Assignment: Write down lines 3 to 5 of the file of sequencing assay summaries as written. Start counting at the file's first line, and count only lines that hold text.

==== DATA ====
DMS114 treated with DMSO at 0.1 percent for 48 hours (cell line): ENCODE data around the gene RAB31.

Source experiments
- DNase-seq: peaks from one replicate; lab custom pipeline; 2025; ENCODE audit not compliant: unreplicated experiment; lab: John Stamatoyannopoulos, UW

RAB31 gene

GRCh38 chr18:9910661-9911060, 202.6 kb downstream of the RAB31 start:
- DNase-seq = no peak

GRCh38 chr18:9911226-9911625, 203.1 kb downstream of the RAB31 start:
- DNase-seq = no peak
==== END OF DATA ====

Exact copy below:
- DNase-seq: peaks from one replicate; lab custom pipeline; 2025; ENCODE audit not compliant: unreplicated experiment; lab: John Stamatoyannopoulos, UW

RAB31 gene

GRCh38 chr18:9910661-9911060, 202.6 kb downstream of the RAB31 start: